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Jim Flaherty backs away from campaign pledge to run a surplus in 2014


Whatever the Prime Minister said about new savings during the election, the Finance Minister apparently isn’t quite ready to commit to returning to a surplus in 2014.

When asked directly during an appearance on CTV’s Power Play whether he was committing to eliminating the deficit one year earlier, Mr. Flaherty responded that he was not. “No. I think we have to look at all of the data,” he replied. “We use an average of the private sector forecasters, as we have done for years now, to make sure that we’re on the right track, and in sync with the view of the private sector on the economy, so we’ll look at all these things, there’s a couple of platform commitments too that we’ll look at as well, but fundamentally it will be the same budget that was introduced on March 22.”

Whether this is Mr. Flaherty backing off or merely putting off this election pledge, it has already lasted longer than Mr. Harper’s 2008 election deficit pledge, which survived just three days after that year’s vote.


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  1. MmmmHmmm Colour me surprised.

  2. LOL….
    Let the Broken Promises begin…
    You people didn’t really believe any of these guys were going to follow through with anything they said they’d do for you, did you ??

  3. It would be much easier if they’d just post the formula for how they calculated their deficit-cutting measures, such as the assumed price-per-barrel of oil, currency exchange rate, unemployment rates, interest rates, housing prices, and income tax revenue. Then we could plug in numbers, like the current $15/barrel drop in the price of oil, and make our own estimate for how much time that will add to slashing the deficit.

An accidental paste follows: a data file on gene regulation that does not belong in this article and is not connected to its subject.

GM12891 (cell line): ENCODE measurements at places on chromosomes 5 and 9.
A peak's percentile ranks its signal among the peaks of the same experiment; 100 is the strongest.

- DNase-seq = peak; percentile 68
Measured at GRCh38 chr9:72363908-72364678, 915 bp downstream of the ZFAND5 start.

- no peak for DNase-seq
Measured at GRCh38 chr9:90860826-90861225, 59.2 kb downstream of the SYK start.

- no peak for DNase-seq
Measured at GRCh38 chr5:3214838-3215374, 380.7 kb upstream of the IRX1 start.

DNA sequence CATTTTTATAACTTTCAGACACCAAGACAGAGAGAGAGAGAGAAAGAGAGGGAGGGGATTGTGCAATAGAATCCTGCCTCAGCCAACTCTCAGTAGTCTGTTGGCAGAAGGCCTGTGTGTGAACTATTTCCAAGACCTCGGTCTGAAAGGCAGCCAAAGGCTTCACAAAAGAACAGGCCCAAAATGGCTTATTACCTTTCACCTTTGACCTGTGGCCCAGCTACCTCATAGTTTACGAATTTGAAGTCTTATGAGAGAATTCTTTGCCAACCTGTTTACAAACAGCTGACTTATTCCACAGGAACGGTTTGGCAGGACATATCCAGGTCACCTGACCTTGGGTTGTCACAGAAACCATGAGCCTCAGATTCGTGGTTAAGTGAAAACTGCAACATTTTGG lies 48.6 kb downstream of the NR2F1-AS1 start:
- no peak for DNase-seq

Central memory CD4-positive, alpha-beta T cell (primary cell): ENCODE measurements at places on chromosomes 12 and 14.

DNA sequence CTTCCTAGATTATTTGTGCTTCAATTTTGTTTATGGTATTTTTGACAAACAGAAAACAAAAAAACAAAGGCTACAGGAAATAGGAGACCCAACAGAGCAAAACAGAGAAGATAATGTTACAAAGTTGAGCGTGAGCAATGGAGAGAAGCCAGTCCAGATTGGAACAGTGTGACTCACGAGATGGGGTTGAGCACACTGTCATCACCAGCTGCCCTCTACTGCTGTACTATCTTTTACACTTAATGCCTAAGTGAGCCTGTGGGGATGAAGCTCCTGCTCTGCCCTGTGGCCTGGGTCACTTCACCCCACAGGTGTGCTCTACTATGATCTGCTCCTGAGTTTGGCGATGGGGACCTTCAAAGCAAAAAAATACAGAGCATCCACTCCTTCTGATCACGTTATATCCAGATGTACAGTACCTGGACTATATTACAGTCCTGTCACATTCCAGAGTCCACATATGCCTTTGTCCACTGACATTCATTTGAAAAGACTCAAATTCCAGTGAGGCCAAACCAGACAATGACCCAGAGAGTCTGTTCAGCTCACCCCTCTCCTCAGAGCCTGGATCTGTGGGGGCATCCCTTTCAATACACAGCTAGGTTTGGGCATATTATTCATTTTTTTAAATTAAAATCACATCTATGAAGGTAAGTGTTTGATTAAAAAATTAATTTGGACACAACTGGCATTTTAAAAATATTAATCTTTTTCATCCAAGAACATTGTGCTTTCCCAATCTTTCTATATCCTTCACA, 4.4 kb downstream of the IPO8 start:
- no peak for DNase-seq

It’d save us bugging them all the time.

  4. Read in the G&M on May 4 — (Majority man: Harper gets more ambitious, relaxed and mainstream)
    “The third priority will be slaying the deficit – embarking on operational spending cuts to help reduce the deficit by 2014-15 as promised during the campaign. ”
    There is a world of difference between Harper’s forecast on April 8 of a 1.8 billion dollar suplus for 2014-2015 and a reduced deficit. I actually bet a while ago that by the time we kick out Harper he will have doubled the debt. He’s on course.

  5. Flaherty’s turnaround was completely expected by the majority voters, but I hope some people who voted Conservative will post and say whether this surprises them or not or whether they even care.

  6. Remarkably, I am impressed at how honestly Flaherty is approaching this. (my saying anything positive about Flaherty is a very rare occurance) I suspect even partisan Conservatives understood that the $4 billion put beside the outcome of the review process was bs. (Not to say they would not defend that bs to the bitter end)Since the economic downturn, Harper has been promising a pain-free recovery presumably based on the commodity market. I don’t think that is going to happen and frankly I don’t think Harper will make the tough choices necessary to eliminate the deficit. On political issues, he has always been a stud; on governance issues he has always been a wuss.